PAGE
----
Organ donation reform may never become law if Stormont collapses, Robin Swann warns
Proposed organ donation reforms may never become law if the Stormont Assembly collapses, Health Minister Robin Swann has warned.
The Organ and Tissue Donation (Deemed Consent) Bill, which would create a law that all adults become potential donors unless they specifically opt out or are excluded, passed its latest stage at the Assembly today.
Northern Ireland is currently the only part of the UK where an opt-out system for organ donation is not in place.
But during a debate on the Bill, several MLAs warned that the legislation could be jeopardised if the DUP follows through with its threat to pull down the powersharing institutions in protest against Brexit’s Northern Ireland Protocol.
Mr Swann, who introduced the legislation, told reporters at Stormont: “I don’t think we can afford that to happen.
“I don’t think we can afford that to happen on a number of pieces of legislation, never mind just on organ donation here in Northern Ireland.”
Mr Swann added: “There’s so much could easily be lost if we don’t keep this place going and actually delivering for the people of Northern Ireland.
“I have a number of pieces of legislation coming forward as health minister that need to get through this house and if they don’t get through by May and there as a hiatus or this place goes into suspension again I can’t see a point of when they actually come back.”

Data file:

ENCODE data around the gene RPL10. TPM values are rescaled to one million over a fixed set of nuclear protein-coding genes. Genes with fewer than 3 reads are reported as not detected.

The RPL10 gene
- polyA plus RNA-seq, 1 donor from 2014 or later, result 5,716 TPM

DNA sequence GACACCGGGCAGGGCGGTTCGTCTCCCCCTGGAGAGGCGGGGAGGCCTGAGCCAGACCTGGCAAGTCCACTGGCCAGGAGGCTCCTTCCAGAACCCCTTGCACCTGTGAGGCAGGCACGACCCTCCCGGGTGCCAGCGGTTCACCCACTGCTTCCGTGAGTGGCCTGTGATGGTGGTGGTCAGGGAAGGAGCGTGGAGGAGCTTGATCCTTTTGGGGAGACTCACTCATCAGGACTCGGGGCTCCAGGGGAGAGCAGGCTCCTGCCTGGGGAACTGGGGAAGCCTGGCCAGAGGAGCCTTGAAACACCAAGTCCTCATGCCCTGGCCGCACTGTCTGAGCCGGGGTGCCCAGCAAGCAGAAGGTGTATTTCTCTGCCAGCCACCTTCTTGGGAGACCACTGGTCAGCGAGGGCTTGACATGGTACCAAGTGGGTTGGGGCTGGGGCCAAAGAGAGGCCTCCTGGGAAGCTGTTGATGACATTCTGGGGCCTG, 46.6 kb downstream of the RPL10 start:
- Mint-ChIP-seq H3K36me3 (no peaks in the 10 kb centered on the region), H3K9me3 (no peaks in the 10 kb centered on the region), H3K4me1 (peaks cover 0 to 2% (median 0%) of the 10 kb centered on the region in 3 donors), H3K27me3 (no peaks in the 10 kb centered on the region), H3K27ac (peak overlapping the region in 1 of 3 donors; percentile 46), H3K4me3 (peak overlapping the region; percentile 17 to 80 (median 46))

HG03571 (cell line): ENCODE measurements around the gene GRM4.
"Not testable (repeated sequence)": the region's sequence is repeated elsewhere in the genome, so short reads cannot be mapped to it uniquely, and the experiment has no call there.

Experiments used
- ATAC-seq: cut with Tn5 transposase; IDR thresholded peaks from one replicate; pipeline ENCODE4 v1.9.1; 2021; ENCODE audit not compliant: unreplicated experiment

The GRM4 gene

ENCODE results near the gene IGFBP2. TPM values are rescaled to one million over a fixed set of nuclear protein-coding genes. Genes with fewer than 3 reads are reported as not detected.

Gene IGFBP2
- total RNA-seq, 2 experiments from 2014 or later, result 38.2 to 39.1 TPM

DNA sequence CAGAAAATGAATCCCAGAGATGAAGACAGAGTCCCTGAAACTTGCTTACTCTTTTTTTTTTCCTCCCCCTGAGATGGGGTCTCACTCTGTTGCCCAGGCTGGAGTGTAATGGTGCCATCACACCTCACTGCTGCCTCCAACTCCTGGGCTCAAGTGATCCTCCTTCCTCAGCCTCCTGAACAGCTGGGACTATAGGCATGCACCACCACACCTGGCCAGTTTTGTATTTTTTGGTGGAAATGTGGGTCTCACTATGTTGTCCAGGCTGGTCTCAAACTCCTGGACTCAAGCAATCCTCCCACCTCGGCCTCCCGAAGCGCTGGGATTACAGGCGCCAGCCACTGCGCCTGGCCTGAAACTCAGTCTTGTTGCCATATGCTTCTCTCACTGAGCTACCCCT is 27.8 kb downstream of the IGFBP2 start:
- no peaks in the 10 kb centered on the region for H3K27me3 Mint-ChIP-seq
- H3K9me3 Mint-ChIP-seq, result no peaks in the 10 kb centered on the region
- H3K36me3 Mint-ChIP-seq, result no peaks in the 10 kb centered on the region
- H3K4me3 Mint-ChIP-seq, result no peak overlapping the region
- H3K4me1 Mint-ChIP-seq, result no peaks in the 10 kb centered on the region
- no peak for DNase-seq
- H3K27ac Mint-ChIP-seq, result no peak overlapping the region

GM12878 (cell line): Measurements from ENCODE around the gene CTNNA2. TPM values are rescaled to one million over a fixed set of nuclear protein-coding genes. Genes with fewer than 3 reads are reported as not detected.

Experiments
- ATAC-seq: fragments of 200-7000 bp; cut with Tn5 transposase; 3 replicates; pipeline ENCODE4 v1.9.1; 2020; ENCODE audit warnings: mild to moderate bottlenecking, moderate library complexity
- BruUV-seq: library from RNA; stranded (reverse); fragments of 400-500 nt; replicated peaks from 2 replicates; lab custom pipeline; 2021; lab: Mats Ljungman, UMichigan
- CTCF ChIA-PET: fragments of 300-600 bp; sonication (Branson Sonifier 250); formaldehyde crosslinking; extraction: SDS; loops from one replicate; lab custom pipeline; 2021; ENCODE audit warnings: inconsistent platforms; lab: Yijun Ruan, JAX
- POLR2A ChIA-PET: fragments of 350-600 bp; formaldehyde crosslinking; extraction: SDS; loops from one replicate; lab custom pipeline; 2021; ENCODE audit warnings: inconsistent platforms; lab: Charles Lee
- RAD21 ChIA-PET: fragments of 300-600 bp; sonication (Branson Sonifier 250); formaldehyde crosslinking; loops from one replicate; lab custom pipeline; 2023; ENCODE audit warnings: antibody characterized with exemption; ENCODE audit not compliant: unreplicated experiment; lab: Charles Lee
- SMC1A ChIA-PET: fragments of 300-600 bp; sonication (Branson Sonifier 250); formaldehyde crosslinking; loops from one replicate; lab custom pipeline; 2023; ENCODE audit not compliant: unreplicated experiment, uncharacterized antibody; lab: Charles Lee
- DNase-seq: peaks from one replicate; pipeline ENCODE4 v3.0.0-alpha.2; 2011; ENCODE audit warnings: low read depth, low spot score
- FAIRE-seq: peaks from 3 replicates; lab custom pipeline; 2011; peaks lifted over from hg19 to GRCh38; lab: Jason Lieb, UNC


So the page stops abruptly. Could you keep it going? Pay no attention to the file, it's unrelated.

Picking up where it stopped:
Introducing the Bill in the Assembly chamber, Mr Swann told MLAs: “There have been many challenges and delays in bringing this Bill forward, however the strong public support can leave no doubt that this is the right time to make a real difference to people’s lives in Northern Ireland.
“The Bill will strengthen the current legislative framework around organ donation and will increase the current rate of consent in the small number of cases in which it is clinically possible for organ donation to proceed after a person’s death.
“Doing so will increase the overall number of donors, and ultimately the number of lifesaving organs available for transplantation.”
Mr Swann told MLAs that the consent rate in Wales had risen from 58% in 2015 to 70.7% in 2020 after introducing similar laws.
He said: “This Bill will mean that adults in Northern will be considered potential donors unless they choose to opt-out or are excluded. Around 115 people in Northern Ireland are on the transplant waiting list, and every year around 10-15 people in Northern Ireland die waiting on an organ transplant.
“This Bill will help to reduce the number of people waiting for a life-saving transplant.”
Alliance Party health spokesperson Paula Bradshaw said nobody should threaten to delay the legislation by collapsing the institutions.
She said: “This is literally life-saving legislation, and now it comes under threat from those who would once again deprive us of the ability to pass such legislation on the basis of narrow sectional interests which should be resolved through open and robust democratic debate.
“Those who have campaigned so long for an ‘opt-out’ system deserve far better than partisan political games.”
DUP MLA Paul Frew told MLAs that he did not agree with the deemed consent principle of the Bill.
He said: “We can all say organ donation is very good, but organ donation legislation can be anything, it can be good, bad or indifferent. Our job is to make sure that the legislation is as best as we can produce.
“Deemed consent is something you cannot amend away. If you are opposed to deemed consent, even if you come with an open mind that principle will always remain.”
Following a vote, the Bill passed its second Assembly stage by 69 votes to six and will now pass to the health committee for further scrutiny.
Mr Swann said he hoped the Bill would be enacted by Spring 2023.